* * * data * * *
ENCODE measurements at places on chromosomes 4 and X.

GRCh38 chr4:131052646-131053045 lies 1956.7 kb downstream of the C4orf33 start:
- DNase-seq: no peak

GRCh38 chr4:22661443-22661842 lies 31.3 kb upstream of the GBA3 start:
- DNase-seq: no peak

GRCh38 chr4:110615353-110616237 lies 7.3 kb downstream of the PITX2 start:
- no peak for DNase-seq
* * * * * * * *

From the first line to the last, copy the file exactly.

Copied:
ENCODE measurements at places on chromosomes 4 and X.

GRCh38 chr4:131052646-131053045 lies 1956.7 kb downstream of the C4orf33 start:
- DNase-seq: no peak

GRCh38 chr4:22661443-22661842 lies 31.3 kb upstream of the GBA3 start:
- DNase-seq: no peak

GRCh38 chr4:110615353-110616237 lies 7.3 kb downstream of the PITX2 start:
- no peak for DNase-seq